Insider’s Guide to Horticulture Wages & Salaries in Australia

This article delves into pay statistics and provides an outlook on the future of horticulture salaries in Australia. Uncover the reasons behind the current state of horticulture wages and plan your career path accordingly.

What’s a Horticulturist?

Horticulturists are professionals working in all aspects of plant care in agriculture and amenity landscapes, from production to retail, design to construction, as well as the ongoing maintenance of plants.

Horticulturists with varying levels of experience and qualifications, such as a Cert 3 or a Masters Degree, can earn vastly different salaries in the field. For instance, a specialist in green walls is likely to earn a higher wage than a zero turn mower operator.

With that being said, let’s go over some broad statistics.

Professional female nursery horticulturist, on award wages

Horticulture is a lifestyle. Image source

Salary Expectations

The average hourly wage for a horticulturist in Australia is $30.08 per hour according to [1], and the average annual salary for a horticulturist is $55,987 according to the same source [2]. On the other hand, PayScale reported an average hourly pay of $25.25 for a horticulturist, with a range of $21 to $31 [3]. The average annual salary for a horticulture manager is $74,339, according to [4].

The Australian award wage sets out minimum wage and work conditions for the horticulture industry. Learn more about award wages in Australia here.

Is That Low?

Based on the data, we can conclude that the average salary for horticulturists in Australia is relatively low compared to other careers, but the pay can vary significantly based on the industry they work in and their level of experience and education.

Supply and Demand: The Future of Horticulture Wages

As the staff shortage crisis continues, it’s clear that horticulture wages will need to increase drastically in order to prevent businesses from failing. This will be the only way to reliably source and retain top talent.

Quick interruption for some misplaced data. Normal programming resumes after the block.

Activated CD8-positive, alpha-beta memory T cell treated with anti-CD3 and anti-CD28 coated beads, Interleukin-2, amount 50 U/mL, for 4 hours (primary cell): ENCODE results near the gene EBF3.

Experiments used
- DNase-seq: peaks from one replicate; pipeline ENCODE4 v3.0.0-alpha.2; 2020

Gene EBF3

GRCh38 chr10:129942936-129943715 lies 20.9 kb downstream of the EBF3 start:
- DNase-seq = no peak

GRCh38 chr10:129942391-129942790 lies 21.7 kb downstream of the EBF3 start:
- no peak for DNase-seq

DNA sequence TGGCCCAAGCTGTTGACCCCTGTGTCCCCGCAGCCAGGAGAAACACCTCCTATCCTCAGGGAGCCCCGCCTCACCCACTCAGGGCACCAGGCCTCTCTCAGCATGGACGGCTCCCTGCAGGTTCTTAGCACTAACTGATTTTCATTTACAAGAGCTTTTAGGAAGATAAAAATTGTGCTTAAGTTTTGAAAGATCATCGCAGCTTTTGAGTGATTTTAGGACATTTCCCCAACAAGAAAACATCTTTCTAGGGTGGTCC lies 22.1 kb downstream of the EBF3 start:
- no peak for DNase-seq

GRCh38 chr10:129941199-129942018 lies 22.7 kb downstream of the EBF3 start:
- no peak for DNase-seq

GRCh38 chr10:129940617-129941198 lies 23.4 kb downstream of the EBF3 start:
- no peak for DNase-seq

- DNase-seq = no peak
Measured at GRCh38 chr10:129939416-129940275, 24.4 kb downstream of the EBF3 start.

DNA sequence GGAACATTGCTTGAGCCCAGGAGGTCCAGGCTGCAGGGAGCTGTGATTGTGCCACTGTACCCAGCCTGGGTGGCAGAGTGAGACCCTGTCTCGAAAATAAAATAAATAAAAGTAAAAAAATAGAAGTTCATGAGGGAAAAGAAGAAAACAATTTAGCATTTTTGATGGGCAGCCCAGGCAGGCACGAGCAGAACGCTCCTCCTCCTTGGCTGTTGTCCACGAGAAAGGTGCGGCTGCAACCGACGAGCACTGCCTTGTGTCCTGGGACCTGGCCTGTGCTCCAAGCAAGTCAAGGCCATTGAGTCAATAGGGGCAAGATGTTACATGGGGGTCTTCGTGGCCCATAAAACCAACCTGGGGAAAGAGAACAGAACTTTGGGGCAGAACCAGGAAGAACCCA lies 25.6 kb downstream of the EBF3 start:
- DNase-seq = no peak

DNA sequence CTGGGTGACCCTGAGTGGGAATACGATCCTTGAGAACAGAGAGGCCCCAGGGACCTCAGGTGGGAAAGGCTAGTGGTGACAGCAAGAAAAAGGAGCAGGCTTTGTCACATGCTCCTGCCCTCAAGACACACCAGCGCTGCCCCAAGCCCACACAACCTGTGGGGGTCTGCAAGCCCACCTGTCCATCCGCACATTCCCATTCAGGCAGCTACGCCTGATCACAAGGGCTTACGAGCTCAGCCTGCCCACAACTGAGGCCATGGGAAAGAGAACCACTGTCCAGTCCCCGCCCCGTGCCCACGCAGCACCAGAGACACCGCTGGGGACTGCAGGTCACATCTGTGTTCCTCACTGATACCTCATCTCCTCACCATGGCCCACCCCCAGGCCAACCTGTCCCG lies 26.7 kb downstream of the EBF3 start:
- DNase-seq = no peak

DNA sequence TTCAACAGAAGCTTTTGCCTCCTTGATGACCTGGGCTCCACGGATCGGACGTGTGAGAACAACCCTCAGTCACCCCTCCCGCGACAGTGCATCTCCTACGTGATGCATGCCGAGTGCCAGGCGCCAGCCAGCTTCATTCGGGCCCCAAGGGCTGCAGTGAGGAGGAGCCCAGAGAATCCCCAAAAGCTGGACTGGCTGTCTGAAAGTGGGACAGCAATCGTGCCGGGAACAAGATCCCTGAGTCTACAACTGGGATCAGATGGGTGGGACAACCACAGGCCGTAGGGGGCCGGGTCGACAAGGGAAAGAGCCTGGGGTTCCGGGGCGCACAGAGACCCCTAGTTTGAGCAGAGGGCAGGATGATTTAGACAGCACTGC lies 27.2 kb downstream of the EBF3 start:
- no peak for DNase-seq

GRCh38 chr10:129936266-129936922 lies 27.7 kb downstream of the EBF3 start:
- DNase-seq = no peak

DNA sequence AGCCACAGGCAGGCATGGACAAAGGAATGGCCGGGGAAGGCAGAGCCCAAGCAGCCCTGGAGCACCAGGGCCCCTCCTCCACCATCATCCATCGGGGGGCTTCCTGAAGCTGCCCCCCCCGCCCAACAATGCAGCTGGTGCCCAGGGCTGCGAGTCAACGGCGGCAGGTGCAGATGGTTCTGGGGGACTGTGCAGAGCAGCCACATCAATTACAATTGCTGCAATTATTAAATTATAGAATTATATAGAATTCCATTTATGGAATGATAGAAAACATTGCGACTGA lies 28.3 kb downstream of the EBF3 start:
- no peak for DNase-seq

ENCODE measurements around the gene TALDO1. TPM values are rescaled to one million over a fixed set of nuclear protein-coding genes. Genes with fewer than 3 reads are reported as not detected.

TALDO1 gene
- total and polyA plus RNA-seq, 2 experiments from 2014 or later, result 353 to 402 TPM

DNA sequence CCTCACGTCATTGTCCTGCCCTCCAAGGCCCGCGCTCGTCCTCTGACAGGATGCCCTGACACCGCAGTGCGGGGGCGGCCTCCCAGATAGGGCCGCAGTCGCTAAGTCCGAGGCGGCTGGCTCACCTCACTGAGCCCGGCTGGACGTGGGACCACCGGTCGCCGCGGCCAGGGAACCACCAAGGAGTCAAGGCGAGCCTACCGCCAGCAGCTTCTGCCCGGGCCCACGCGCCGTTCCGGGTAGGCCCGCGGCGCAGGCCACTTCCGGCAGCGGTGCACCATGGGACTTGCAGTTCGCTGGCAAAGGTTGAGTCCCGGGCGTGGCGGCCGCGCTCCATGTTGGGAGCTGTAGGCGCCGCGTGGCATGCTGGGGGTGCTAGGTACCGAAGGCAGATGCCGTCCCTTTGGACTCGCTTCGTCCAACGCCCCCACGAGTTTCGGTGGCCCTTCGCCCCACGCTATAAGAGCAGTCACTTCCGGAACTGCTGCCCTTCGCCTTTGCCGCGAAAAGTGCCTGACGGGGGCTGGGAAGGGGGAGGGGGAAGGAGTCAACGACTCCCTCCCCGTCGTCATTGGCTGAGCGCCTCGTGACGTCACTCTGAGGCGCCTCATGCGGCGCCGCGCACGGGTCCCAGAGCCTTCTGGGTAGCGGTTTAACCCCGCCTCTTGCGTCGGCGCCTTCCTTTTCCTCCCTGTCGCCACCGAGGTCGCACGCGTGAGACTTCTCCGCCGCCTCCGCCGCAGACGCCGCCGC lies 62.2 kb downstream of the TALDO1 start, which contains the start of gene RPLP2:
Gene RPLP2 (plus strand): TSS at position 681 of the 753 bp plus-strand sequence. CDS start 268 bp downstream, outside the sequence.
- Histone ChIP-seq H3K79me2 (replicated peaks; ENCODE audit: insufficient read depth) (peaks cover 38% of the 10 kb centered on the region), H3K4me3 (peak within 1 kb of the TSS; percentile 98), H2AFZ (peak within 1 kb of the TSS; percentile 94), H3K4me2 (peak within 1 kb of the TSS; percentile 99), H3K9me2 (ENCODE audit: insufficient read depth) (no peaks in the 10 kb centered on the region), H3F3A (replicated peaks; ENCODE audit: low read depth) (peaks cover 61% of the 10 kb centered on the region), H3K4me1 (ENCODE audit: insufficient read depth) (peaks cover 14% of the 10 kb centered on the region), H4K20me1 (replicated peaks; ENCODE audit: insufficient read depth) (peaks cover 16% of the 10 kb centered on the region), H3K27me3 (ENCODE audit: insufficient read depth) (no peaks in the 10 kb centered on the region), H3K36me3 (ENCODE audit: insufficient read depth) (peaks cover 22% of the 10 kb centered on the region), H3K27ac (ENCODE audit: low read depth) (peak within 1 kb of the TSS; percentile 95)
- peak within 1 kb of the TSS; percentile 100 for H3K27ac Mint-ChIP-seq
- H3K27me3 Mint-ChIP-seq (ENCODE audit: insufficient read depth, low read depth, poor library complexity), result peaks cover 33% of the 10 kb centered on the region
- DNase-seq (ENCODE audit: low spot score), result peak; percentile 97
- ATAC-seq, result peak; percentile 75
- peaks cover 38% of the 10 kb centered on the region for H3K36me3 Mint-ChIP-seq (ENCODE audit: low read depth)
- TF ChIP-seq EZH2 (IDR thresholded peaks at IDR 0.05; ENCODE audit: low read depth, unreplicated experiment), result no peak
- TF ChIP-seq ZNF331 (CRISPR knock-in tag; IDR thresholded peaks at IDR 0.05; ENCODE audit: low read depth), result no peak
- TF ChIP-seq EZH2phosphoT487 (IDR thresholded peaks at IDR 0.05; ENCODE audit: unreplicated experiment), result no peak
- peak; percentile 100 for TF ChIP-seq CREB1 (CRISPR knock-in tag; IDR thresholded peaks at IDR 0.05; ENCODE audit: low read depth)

It’s simple economics – as demand for skilled horticulturists increases, so too will their wages.

Separating Horticulturist Wages and Gardener Wages

Horticulturists and landscapers often receive lower pay than other professionals, due to a public perception that gardening is unskilled work. Professional horticulturists who’ve gained formal qualifications should position themselves as “horticulturists” rather than simply “gardeners.”

The Impact of the Lockdowns

The recent lockdowns had a profound impact on the horticulture industry, causing many workers to leave for different industries or remaining on government benefits. Some workers returned part-time, which has also had a strain on the talent pool.

Some people realised that they could live happier lives with less money, leading them to work fewer hours or pursue different careers. Interestingly, some individuals cite life satisfaction as a reason to leave other industries and become full-time horticulturists. Despite taking a pay cut, as they find more joy in their daily work.

Passion Drives the Industry

Many horticulturists accept lower wages because they’re deeply passionate about their work. Some people may earn higher salaries in jobs they dislike, only to spend all their money on their own gardens. On the other hand, horticulturists have the opportunity to work in gardens every day as their job, and the joy they receive from their work outweighs the lower pay.

Horticulturist working in a landscape garden

Get to work! Image source

Browse Horticulture Jobs in Australia Now

Hort People is the Australian horticulture industry job board, where all jobs have an advertised salary to help you make an educated choice about the next step in your career.

Browse horticulture jobs near you – click here.


The horticulture industry in Australia is facing challenges, but also has a bright future. As the demand for skilled horticulturists continues to grow, salaries are likely to increase, providing a rewarding and financially fulfilling career option for those passionate about plants and gardens.

By positioning yourself as a professional horticulturist and obtaining formal qualifications, you can help to dispel the public perception of gardening as unskilled work and help raise the perception of our industry.

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